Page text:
Simple Ways To Save With MaintenanceFebruary 2009
Dozer owners can save on both operating and owning costs by following these guidelines.
When it comes to bulldozers, daily checks and planned maintenance are critical. Bruce Boebel, marketing manager for dozers for Komatsu, is quick to point out that every equipment owner has a stake in the resale value for each piece of equipment they own. During the course of ownership, it pays to properly maintain equipment and keep a detailed maintenance log to prove that the appropriate steps have been taken to keep that piece of equipment in top operating condition. When it comes time to sell, these simple steps can pay off in the amount of money the buyer is willing to pay for the machine.
General Maintenance Checks
So what does proper planned maintenance include for dozers? It begins with daily checks, which include the basic items, such as checking the fluid levels and greasing, per the operator’s manual, for each piece of equipment. Also, a very simple machine inspection, checking for leaks, machine damage, and undercarriage track tension, can save an owner a large amount of money over the life of a machine. For example, a fuel cap that is damaged and not replaced immediately could allow dirt or water into the fuel tank. In that case, the engine fuel system would experience accelerated wear and fuel filters might need more frequent replacement, increasing operating costs.
Planned maintenance should start with checking fluids and filters to see what needs to be replaced or cleaned. All fluids should be topped off to their proper levels, and all fluids and filters used should be approved by the original equipment manufacturer (OEM), per the operator’s manual. These machines represent a large investment, so it just does not make sense to skimp in these areas.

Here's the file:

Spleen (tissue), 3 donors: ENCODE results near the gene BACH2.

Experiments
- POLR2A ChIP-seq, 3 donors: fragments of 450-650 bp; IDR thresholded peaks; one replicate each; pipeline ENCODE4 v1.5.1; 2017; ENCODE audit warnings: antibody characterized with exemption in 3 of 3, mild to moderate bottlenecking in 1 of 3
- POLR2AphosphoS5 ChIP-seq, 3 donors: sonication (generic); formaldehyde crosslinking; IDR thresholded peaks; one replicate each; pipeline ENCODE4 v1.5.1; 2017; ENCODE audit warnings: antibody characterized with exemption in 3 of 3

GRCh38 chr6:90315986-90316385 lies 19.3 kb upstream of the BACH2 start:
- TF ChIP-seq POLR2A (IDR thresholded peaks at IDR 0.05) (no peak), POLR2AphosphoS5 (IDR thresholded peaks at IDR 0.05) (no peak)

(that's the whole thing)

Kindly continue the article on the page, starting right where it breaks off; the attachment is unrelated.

The next step in a daily check is to look for any leaks, leaky hoses, damage to fuel filters, etc. Daily checks should be an opportunity for owners to identify smaller issues that could lead to bigger-ticket repairs down the road. These checks are preventive in nature and should be treated as such. If owners can catch these types of problems early, it can save them a bundle in the long run.
A bulldozer’s operator’s manual provides a wealth of information specific to that machine. When in doubt, however, an owner can always turn to the local dealer for more information. A dealer knows the equipment and can be a valuable resource, even if an owner does all of the service work for the machine. In that case, it is critical to invest in the proper manuals for the equipment. These manuals may seem like a large investment initially, but they can save an owner thousands of dollars over time.
For dozers, it is critical to know where all of the grease points are on the machine and to point them out to operators or mechanics working on the machine. It is the one that is missed that can cost the owner money, and that scenario can be easily prevented. It is a good idea to add this to a simple inspection checklist so that operators get into a repeatable habit of checking all grease points.
Dozer owners should be sure to keep fuel and oils clean. Contaminants like dirt and water can shorten the life of key components on any machine. It is critical to inspect caps, breathers, and lines for damage and to check for leaks regularly. If repair action is necessary, it should be taken immediately. Owners should also be careful when topping off or replacing fluids. It is important to store fluids properly to minimize contamination.
The undercarriage is the largest investment on a dozer. The owner or operator should make sure the track tension for the undercarriage is correct and that there is no damage to the undercarriage. If there is damage, the undercarriage component should be replaced or repaired immediately, whether it is a roller or some other component. Being vigilant about undercarriage maintenance saves owners a substantial amount of money in the long term.